June 25, 2015
SmackDown emanated from the Huntington Center in Toledo, Ohio this week, and we had the privilege of seeing another great main event between two of the hottest superstars in the industry, Seth Rollins and Dean Ambrose. I don’t think I’ll ever tire of these two going one-on-one.
But this time, it would be The Authority that had the last laugh. They now have destroyed, as a unit, Ambrose and Brock Lesnar in one week of television. Talk about getting their momentum back. I think we’ve just seen the renaissance of The Authority.
And we have a Jimmy Uso sighting! Uso helped with commentary duties Thursday night as Byron Saxton was on Tough Enough duty, according to Tom Phillips. Uso said after the show he would be commentating on SmackDown all summer long.
I always enjoy having a wrestler who is either injured or not doing anything on commentary, because they sometimes come up with gems. While it was small, Lawler asking Uso if he was impressed from the eight-man tag match and being met with a rather disinterested, “Yes, sir,” and then acting on camera like it was the best match he’s ever seen made me forget all about D’Angelo Russell going to the Lakers.
OK, it didn’t make me forget. It still stings. I wanted Russell. Anyway, here are the main stories coming out of SmackDown:
Coming off a Monday night where they absolutely demolished the Beast Incarnate, The Authority came down to the ring for an opening promo. Shocking, right!? After a four and a half minute opening video package of what happened on Raw, we got to hear more of The Authority, and more importantly, the WWE World Heavyweight Champion, boasting about what they did to Lesnar as Raw went off the air. Giving a nod to the legitimately injured Jamie Noble was a good touch, and giving Kane a lot of the credit for destroying Lesnar was something that’s been missing from Rollins’ character the last few months. He’s finally realized he needs The Authority, and that’s because of the return of the Beast Incarnate.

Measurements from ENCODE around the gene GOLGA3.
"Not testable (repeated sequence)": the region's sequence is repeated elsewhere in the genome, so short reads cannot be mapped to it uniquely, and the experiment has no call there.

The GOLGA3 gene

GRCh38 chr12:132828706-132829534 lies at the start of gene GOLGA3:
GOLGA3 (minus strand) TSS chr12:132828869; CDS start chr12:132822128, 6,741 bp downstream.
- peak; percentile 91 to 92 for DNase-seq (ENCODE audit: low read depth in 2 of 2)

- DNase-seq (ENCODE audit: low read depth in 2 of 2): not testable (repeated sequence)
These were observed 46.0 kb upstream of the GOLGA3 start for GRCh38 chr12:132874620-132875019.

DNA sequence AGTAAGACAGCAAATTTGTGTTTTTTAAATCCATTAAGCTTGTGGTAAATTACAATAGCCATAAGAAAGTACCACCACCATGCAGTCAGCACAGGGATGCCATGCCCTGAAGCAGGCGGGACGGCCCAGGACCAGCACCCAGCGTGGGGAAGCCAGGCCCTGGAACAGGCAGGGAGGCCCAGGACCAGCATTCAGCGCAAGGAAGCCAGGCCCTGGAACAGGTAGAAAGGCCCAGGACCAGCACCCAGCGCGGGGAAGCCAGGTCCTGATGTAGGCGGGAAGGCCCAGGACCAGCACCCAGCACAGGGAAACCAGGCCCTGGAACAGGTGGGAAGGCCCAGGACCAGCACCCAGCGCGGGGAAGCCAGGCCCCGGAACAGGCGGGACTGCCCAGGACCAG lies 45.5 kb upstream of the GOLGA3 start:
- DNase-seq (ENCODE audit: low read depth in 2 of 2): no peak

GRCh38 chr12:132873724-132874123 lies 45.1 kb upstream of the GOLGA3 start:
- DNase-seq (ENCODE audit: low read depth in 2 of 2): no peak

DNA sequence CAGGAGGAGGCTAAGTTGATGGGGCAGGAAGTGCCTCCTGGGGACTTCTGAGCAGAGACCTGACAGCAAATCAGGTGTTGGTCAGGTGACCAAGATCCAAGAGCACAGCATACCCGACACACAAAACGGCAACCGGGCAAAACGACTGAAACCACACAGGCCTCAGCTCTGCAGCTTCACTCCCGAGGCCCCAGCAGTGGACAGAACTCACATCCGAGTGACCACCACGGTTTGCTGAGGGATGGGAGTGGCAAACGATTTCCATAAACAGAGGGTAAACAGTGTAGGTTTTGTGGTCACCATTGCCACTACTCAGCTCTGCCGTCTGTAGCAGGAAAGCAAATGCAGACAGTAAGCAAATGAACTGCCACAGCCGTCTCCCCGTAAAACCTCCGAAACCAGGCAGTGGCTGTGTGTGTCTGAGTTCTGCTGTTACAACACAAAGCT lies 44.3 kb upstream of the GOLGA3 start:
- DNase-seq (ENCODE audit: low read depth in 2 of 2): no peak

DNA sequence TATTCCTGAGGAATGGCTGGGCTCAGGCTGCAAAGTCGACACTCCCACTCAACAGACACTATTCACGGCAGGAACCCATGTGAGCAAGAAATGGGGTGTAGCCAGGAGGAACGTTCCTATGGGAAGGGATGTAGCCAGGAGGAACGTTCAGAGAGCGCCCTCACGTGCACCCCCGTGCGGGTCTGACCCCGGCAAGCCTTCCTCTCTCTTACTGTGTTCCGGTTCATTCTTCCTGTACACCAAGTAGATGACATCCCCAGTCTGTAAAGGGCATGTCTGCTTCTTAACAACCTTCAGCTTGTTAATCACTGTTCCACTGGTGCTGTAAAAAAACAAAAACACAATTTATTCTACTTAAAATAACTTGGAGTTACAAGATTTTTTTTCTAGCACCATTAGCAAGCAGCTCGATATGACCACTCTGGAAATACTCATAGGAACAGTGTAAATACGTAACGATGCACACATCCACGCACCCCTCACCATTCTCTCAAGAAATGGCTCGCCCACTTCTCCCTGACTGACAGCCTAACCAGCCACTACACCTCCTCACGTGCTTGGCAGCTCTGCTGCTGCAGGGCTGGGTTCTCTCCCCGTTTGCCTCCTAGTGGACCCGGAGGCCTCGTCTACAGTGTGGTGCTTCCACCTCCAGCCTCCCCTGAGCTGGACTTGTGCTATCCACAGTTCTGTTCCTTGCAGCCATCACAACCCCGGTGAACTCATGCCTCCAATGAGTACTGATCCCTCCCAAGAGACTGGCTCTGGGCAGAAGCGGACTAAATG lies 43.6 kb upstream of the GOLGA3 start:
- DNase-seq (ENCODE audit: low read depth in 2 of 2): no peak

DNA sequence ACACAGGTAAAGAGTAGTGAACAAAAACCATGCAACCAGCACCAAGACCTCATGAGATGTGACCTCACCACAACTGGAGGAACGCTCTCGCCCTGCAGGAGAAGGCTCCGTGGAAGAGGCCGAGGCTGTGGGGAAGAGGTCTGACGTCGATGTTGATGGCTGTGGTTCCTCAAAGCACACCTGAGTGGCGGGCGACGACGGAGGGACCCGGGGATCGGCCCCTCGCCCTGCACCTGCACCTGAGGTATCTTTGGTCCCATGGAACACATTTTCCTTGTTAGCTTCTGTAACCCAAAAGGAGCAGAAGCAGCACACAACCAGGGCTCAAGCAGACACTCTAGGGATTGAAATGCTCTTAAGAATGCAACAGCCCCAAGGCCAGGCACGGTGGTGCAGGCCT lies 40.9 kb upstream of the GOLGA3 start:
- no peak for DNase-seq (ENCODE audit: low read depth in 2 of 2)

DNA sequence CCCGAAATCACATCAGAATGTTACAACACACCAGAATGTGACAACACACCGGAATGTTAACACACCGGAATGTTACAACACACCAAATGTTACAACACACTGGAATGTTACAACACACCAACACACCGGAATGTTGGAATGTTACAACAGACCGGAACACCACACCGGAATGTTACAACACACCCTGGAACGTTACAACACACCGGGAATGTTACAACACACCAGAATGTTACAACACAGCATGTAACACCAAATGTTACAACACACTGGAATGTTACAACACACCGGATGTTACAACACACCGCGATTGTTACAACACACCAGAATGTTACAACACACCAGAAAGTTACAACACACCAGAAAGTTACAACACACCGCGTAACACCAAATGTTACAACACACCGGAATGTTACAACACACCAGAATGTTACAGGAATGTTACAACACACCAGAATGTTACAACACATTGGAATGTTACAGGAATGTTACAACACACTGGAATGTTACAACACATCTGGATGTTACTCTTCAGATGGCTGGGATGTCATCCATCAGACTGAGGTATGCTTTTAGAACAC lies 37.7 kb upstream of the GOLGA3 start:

While I would like Rollins to continue to build his stature on his own, the fact that Lesnar is now back on television doesn’t allow him to do that. A heel should not take on someone like Lesnar straight up, so having Rollins and The Authority back on the same page is pro wrestling 101. And how about a flashback to last June when Rollins turned his back on The Shield? That little moment was awesome to relive!
Ryback made his way out to the ring, summoned by Kane, and indirectly set up the night’s main event between the WWE World Heavyweight Champion and the Lunatic Fringe. He said the wrong thing, and Rollins offered the challenge to face Ambrose in the final match, so we all win.
The Authority once again stood tall to end a television program, slowly building more and more momentum towards world domination. Lesnar should be afraid. Very afraid. [He’s not.]
After finding a paper in his vest, undoubtedly put there by either Bray Wyatt or one of his anonymous followers, Roman Reigns finally said enough was enough and decided to go looking for the new Face of Fear.